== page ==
FIRST AIRED: May 3, 2017

Nice work! Enjoy the show!


You’re busy. We get it.

Stay on top of the news with our Editor’s Picks newsletter.

US Edition
Intl. Edition
Unsubscribe at any time. One click, it’s gone.

Thanks for signing up!

We've got more news

Get our editor’s daily email summary of what’s going on in the world.

US Edition
Intl. Edition
Replay Program
More Info

COMING UP:Share Opener Variant 1



>> Trying to show momentum in his bid for a Middle East peace deal, President Trump on Wednesday hosting Palestinian Authority President Mahmoud Abbas at the White House. Reuters' deputy foreign editor in Washington Yara Bayoumy is following the story.>> President Donald Trump has made a lot of grand statements about being the president who would be able to seek a lasting peace between Israel and the Palestinians.
However, he has not offered yet any kind of concrete measures. It's one of the most elusive issues that has eluded numerous US administrations as well.>> Abbas' envoy in Washington says he sees a historic opportunity to build a strategic partnership with Trump. But Bayoumy says Trump faces a wall of difficulties as he seeks to end hostilities between Palestine and Israel, starting with the divisions between the Palestinians themselves.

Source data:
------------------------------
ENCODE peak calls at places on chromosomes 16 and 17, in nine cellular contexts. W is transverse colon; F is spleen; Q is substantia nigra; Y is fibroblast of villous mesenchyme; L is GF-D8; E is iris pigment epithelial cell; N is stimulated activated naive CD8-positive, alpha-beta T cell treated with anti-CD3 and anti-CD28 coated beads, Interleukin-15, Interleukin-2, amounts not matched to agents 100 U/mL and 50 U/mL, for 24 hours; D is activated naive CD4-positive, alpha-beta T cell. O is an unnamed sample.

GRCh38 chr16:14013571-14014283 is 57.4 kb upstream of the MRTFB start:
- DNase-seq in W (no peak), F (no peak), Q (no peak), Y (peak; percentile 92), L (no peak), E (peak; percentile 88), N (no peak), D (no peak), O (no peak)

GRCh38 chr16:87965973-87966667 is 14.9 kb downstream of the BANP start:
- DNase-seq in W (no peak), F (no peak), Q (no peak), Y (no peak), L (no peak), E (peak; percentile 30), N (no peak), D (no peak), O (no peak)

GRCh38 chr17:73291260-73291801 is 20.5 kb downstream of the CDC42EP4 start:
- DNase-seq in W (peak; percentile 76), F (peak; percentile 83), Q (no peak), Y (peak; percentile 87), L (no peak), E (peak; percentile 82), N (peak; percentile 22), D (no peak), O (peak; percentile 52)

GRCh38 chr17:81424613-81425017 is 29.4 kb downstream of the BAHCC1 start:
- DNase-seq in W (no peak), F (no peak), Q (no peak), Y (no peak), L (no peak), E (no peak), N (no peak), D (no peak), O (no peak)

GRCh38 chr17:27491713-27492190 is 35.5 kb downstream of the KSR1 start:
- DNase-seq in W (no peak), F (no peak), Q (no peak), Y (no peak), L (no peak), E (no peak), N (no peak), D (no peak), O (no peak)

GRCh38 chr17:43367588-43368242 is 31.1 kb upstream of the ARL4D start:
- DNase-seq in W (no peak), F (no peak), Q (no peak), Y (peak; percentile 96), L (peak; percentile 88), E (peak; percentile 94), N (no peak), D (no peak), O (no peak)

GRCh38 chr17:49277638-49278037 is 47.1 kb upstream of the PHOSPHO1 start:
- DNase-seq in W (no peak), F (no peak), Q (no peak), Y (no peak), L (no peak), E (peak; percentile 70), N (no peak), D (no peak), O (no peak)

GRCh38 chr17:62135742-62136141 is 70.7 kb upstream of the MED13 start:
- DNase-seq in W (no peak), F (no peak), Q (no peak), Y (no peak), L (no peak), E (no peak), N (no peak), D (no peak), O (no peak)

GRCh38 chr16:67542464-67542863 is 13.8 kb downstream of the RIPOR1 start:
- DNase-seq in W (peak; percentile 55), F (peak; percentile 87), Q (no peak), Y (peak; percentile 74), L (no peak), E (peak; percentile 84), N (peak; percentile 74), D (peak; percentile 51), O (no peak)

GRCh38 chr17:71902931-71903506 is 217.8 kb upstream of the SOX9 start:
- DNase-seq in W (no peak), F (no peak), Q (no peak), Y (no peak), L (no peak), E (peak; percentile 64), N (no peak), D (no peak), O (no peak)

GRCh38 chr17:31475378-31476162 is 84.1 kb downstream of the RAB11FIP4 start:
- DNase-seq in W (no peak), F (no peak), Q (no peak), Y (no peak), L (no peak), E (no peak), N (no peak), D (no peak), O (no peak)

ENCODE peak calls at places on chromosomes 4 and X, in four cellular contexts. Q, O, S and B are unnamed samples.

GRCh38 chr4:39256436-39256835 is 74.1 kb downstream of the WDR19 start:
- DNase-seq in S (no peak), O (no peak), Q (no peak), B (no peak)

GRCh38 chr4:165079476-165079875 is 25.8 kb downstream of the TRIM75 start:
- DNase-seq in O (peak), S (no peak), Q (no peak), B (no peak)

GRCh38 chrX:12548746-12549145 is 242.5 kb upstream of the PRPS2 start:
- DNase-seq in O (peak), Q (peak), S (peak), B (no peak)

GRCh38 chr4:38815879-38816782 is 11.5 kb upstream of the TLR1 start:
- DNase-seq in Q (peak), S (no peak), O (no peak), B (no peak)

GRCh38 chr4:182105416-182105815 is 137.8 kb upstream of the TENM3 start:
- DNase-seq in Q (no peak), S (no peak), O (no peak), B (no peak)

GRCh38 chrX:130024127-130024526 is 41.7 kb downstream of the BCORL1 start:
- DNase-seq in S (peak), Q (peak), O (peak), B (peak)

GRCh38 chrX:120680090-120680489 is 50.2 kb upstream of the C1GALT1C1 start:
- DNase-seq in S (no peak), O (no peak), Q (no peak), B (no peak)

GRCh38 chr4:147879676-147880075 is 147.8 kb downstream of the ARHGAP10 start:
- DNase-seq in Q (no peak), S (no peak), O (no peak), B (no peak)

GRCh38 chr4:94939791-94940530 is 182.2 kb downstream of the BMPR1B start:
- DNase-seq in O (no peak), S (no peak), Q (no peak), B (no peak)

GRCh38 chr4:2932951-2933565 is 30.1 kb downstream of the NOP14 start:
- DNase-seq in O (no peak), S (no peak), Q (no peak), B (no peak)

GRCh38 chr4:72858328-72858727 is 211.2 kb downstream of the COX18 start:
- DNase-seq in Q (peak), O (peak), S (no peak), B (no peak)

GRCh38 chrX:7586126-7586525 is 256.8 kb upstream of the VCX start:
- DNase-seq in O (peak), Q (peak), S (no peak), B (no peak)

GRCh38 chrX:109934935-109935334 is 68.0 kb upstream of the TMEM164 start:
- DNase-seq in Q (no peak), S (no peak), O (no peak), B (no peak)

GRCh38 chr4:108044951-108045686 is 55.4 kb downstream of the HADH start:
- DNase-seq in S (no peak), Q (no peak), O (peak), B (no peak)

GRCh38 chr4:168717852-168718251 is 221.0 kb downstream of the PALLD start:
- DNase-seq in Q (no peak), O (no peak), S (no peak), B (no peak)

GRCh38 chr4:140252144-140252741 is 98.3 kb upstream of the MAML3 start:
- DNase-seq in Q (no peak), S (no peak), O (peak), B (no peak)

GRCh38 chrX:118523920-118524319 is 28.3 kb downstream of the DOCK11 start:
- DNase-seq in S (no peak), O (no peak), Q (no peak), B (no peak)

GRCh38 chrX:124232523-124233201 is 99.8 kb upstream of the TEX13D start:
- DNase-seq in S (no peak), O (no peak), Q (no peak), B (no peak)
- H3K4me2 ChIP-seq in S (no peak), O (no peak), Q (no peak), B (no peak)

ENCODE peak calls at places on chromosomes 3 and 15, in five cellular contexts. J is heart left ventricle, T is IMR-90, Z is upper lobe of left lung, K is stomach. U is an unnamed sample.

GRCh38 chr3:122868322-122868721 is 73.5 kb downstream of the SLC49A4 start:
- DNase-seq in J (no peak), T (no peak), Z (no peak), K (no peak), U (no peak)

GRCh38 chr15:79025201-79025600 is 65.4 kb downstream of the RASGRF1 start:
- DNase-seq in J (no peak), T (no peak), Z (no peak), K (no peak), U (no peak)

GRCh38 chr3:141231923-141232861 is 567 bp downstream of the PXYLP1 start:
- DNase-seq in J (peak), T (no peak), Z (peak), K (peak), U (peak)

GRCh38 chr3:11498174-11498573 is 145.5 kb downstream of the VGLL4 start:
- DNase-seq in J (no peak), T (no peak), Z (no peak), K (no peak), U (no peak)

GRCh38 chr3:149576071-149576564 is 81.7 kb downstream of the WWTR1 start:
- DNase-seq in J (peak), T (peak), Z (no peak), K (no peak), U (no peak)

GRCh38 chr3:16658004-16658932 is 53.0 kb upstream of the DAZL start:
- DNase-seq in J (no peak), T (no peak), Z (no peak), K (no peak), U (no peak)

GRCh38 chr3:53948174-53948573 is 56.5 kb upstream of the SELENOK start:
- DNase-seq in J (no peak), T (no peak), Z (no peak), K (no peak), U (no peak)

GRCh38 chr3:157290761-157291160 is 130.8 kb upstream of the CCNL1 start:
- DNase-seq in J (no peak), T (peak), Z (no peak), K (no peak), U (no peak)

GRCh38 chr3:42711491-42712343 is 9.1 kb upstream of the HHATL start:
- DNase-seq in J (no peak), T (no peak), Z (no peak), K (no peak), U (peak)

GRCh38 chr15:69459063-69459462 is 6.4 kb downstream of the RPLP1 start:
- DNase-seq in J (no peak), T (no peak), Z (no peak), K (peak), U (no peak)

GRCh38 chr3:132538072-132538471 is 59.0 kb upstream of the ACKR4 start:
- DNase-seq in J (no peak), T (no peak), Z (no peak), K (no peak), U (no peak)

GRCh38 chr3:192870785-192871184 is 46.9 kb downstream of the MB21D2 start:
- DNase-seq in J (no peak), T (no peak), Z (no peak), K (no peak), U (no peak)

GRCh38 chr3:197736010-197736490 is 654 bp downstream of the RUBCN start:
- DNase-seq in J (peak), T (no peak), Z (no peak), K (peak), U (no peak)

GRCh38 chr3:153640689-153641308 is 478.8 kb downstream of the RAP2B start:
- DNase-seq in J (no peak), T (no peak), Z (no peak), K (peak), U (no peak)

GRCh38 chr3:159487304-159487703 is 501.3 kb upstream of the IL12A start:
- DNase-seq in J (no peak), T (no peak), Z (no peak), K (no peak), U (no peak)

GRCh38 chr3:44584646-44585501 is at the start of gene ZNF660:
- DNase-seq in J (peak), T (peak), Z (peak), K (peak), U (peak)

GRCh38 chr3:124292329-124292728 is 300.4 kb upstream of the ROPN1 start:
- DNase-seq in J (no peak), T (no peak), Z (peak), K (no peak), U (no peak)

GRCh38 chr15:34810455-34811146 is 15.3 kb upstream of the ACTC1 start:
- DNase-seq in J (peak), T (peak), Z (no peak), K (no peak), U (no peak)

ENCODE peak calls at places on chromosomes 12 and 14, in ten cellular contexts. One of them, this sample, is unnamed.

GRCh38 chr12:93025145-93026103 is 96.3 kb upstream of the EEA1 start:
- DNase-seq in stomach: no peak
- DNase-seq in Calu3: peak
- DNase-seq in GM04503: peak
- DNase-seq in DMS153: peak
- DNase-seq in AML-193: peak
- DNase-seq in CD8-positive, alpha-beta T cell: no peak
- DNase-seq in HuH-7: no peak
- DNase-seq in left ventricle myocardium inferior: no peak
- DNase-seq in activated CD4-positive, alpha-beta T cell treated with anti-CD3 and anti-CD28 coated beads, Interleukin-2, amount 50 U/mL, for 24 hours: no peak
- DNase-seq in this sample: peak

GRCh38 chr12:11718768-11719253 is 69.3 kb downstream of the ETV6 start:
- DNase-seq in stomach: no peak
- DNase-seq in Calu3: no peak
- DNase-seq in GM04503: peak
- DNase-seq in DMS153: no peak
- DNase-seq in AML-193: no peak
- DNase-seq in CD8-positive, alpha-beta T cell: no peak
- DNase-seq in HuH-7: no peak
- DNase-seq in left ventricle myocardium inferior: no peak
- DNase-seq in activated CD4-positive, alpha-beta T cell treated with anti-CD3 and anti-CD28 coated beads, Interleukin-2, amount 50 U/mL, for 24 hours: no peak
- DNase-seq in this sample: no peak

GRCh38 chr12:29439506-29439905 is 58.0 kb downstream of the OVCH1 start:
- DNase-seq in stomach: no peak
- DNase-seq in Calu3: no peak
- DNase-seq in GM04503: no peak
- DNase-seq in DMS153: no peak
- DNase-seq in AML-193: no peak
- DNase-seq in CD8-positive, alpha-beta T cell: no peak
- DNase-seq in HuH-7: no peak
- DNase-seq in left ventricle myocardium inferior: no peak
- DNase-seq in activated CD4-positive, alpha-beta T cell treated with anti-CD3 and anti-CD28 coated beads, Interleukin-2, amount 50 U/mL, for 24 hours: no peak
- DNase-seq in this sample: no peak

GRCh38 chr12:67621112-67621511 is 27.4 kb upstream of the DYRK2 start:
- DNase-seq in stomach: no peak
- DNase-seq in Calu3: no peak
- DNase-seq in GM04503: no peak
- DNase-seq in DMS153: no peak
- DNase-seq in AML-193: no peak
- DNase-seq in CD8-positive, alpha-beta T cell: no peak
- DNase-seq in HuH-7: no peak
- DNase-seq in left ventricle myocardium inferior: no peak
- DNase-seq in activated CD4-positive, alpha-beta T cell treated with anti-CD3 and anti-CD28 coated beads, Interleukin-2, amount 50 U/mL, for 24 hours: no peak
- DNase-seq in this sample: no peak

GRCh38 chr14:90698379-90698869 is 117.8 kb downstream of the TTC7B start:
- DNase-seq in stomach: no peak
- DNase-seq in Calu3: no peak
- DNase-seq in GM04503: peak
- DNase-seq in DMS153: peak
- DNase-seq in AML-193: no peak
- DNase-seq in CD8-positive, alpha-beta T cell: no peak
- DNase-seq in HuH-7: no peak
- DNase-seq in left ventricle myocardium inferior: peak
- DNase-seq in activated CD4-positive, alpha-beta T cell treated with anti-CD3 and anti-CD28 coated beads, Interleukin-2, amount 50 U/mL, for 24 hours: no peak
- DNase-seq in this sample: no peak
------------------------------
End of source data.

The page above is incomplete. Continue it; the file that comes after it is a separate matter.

>> It will be very difficult for Abbas to come speaking on behalf of the Palestinians because Hamas and Fatah remain so divided, not just in ideology, but also in terms of the areas that they control, with Fatah in the West Bank and Hamas in Gaza, and commanding a lot of popular supports as well.
>> The visit coming days after Hamas, in a bid to present a more moderate face to the world, dropped its longstanding call for Israel's destruction, while still rejecting its right to exist. The 82 year old likely to argue that peace with Israel depends on a two state solution.
Trump turning heads with his meeting with Israeli Prime Minister Benjamin Netanyahu soon after he took office, when he said he was open to a one state or two state solution, as long as the parties were in accord. Abbas also likely to raise Israeli settlement building as a major impediment to any new talks.
>> And so it would be very difficult to see Abbas try and get any concessions, A, out of an Israeli government that is a lot more right wing than it's been in recent years, and B, while we have a US administration that is a lot more pro-Israeli than it has been.
>> Trump telling Reuters in a recent interview he sees no reason why there can't be peace between Israel and the Palestinians, promising to deliver where his predecessors in the Oval Office never could.>> Any other questions?